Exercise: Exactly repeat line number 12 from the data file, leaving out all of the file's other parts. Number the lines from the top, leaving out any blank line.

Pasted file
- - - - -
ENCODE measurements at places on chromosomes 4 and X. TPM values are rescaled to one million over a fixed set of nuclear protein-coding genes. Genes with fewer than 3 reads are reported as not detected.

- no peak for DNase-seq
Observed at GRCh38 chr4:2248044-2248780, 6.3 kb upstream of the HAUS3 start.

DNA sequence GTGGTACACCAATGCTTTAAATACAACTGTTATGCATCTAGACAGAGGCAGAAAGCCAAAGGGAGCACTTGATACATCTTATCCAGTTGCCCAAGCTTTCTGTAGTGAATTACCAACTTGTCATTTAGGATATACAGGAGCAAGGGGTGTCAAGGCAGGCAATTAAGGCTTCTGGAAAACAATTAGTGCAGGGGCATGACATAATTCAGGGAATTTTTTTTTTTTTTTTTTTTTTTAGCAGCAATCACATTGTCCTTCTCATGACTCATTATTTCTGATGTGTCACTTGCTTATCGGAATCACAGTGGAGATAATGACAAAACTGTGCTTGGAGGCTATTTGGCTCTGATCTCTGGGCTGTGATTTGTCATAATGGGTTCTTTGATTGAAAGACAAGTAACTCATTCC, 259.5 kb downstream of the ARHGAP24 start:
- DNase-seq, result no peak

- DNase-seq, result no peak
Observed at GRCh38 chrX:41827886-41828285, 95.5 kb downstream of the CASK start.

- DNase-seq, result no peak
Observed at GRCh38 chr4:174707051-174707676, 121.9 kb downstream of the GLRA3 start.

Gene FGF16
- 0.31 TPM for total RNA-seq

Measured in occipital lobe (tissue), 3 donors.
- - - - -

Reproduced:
Measured in occipital lobe (tissue), 3 donors.